Thank you for the award, I'm very humbled and I'm very grateful for the award but I'm not used to standing on this side of the microphone.

Not often do you get thanks as a manager quite honestly. This occasion and these last few weeks since I sold Principle management to the band basically in a transaction financed by Live Nation, it's been a little like attending my own funeral and reading my own obituaries. They've been very kind, generally there's been very generous coverage of what the band and I have achieved together over the years.

When I started out it was because I knew the name of Brian Epstein, Andrew Loog Oldham, Colonel Parker, Albert Grossman -- I knew i wasn't a musician, but I thought being a manager would be really cool. I can assure you it is great fun to manage a big band. It's fun to manage a band on the way up, it's even more fun to manage a band when they've made it, and it's all true, of the suites and the private planes. I started managing the band 35 years ago and I can assure you when we started out we knew nothing. They didn't know how to play their instruments, I didn't know anything about the music business -- often just what I read in Rolling Stone and Billboard.

I'm often asked what is the secret of success in being a manager and I'll tell you the answer: Get a good client. That's the heart of it.

Whenever I've been called the fifth member of U2 I always tried to deflect that. They were always my clients, not my partners. My job was to produce the business and media environment in which they could do their art and thrive.

Over the years, since we got our deal, which was surprisingly difficult -- not sure if there's anyone in this room who falls into this category, but many of the senior officials in the British record industry passed on U2. If you put them in a bedroom inside the Carlton it would be very crowded. Anyway, with some difficulty we eventually got a record deal. And it was with Island, which suited us very well.

Island was not owned by Universal or Polygram, it was an independent label. There was a culture there that suited us very well but we probably didn't understand why it suited us well -- but it really did. It taught us how to infiltrate a record company. I've never subscribed to that slightly corny attitude that indies are morally superior to majors, but when Island was bought by Polygram and Polygram eventually became Universal, it suited us very well because that large complex organization was amenable to the kind if infiltration and subversion we became very good at. I loved it.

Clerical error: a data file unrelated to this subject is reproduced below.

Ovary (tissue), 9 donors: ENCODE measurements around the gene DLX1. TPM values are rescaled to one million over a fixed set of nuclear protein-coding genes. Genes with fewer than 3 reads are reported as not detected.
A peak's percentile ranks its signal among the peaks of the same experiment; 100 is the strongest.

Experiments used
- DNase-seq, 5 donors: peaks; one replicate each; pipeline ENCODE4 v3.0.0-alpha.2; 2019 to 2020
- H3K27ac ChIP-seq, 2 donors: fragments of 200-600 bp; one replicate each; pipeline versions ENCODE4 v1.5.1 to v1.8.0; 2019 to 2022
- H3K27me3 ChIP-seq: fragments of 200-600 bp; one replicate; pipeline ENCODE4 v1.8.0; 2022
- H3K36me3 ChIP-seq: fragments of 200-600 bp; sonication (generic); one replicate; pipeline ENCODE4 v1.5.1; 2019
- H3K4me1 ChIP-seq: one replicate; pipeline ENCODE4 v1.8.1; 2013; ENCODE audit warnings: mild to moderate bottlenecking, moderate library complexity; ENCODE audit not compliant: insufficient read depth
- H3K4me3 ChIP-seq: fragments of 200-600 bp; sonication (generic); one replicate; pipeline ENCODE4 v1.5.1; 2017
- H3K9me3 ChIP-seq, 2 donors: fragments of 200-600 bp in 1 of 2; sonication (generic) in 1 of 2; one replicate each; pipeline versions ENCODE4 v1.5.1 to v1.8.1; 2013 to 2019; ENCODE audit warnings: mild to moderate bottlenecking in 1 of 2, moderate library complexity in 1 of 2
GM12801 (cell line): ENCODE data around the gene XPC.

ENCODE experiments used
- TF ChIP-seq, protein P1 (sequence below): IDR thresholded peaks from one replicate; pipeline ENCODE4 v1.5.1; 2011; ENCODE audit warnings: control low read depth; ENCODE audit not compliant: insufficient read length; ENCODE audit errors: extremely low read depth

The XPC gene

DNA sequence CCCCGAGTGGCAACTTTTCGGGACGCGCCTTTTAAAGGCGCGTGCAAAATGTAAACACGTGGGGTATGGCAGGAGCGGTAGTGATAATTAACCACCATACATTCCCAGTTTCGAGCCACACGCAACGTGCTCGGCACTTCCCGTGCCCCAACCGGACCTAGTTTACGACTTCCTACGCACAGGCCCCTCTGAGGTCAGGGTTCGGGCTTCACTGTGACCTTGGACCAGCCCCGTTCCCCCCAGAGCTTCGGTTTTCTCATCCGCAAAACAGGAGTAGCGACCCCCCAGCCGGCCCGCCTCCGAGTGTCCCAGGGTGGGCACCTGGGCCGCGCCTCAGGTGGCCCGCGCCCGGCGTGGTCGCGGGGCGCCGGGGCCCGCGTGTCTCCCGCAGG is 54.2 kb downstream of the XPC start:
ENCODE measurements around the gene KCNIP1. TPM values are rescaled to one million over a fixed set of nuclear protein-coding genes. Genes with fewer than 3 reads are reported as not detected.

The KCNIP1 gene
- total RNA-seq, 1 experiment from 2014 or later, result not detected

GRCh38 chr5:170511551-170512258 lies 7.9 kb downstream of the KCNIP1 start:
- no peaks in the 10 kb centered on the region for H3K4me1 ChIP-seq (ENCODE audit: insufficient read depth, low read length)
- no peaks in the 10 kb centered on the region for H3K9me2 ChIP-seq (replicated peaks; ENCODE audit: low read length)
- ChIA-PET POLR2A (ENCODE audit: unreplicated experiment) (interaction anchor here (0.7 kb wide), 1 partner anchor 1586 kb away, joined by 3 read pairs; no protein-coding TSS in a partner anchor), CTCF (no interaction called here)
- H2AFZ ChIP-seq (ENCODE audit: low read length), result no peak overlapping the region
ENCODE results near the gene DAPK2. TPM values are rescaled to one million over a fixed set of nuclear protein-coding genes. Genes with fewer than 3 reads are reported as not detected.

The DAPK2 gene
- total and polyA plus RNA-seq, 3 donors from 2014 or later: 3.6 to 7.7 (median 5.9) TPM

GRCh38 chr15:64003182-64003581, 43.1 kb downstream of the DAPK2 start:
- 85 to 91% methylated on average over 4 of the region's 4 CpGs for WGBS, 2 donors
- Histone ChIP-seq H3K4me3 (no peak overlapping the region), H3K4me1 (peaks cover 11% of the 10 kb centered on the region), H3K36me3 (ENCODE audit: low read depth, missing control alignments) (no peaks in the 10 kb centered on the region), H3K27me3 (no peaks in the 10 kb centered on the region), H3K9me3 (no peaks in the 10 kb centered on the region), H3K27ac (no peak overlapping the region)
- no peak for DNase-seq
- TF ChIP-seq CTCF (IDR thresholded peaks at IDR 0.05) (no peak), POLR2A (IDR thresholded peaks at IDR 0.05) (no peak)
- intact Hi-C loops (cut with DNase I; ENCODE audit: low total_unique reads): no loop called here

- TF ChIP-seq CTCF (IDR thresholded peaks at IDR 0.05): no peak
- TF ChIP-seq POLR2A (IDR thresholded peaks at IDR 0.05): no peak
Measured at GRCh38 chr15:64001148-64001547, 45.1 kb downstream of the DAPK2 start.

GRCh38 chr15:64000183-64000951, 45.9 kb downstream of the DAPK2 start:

Those organizations are full of talented, ingenious people. If you know what you're doing they will give you the keys to the car and off you go. And that really has been our history. Majors love to be infiltrated by smart artists and those artists who know what they're doing are the ones who can resolve a complicated equation. It's an algebraic equation the elements of which are art, commerce, politics, advertising, publicity, sex, passion, technology money and love, of course. The greatest artists figure this out in their own way and in their own time.

But it's a fascinating social unit. The four members of U2 met in secondary school when they were teenagers and I met them shortly afterwards, when I was 27. Since then they've sold 160 million albums. The last tour grossed approximately three-quarters of a billion dollars. We kind of instinctively realized at the very beginning that there were two careers, on record and live, and both were important to develop.

"If we had been dentists in a group partnership, we would have killed each other a long time ago."

Right at the beginning I suggested very strongly to the band that they should divide everything equally. I knew of a lot of other bands where there was an officer class and then there were the soldiers, the lumpen proletariat of usually drummers and bass players. Anyway the band took my advice in the beginning. I told them there wasn't going to be any money in the beginning. And I don't know what the current split between them is, but the other two certainly participate in a major way in the publishing, recording and tour profits. It was never true that I took an equal 1/5 share as has been reported many times.